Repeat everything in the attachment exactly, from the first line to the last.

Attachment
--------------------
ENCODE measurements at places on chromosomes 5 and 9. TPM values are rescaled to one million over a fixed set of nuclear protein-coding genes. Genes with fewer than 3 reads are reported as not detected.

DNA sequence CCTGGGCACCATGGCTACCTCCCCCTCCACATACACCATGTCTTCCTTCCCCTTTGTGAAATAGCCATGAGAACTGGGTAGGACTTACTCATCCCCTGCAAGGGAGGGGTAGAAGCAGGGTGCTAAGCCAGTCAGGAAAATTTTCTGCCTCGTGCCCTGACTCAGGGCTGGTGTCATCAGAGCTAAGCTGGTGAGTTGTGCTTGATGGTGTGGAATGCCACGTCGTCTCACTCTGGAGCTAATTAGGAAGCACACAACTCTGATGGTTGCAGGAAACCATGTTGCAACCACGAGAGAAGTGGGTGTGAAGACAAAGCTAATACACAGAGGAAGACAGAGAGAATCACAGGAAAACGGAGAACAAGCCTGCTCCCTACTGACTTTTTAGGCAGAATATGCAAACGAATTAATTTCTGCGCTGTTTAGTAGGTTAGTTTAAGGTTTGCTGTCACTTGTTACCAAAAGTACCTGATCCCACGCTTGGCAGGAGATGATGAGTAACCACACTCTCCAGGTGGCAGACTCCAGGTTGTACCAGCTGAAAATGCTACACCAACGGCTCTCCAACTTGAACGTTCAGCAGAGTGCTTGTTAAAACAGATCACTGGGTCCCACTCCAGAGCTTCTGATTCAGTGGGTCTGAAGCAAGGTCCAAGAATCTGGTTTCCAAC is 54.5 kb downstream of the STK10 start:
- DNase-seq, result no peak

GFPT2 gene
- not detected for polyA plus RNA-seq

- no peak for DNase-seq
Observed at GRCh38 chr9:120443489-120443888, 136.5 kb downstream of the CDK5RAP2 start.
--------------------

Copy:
ENCODE measurements at places on chromosomes 5 and 9. TPM values are rescaled to one million over a fixed set of nuclear protein-coding genes. Genes with fewer than 3 reads are reported as not detected.

DNA sequence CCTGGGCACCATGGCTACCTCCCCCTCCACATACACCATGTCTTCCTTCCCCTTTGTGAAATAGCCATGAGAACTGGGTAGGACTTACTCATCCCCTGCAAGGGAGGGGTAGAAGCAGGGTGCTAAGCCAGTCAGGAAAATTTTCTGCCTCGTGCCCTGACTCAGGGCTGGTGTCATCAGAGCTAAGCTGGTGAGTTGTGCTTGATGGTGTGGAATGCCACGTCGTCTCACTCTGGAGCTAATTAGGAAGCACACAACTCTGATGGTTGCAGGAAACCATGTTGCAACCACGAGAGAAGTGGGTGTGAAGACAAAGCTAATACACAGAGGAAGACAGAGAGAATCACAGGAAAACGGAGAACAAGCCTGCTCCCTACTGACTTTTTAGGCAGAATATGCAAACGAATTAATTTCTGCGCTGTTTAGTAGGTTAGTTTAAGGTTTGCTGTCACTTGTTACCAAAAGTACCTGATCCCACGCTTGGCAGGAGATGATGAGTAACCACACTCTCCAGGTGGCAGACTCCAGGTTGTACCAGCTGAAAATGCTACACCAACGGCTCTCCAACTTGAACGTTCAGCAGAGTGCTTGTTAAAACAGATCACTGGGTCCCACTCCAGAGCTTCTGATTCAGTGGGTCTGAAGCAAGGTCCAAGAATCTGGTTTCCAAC is 54.5 kb downstream of the STK10 start:
- DNase-seq, result no peak

GFPT2 gene
- not detected for polyA plus RNA-seq

- no peak for DNase-seq
Observed at GRCh38 chr9:120443489-120443888, 136.5 kb downstream of the CDK5RAP2 start.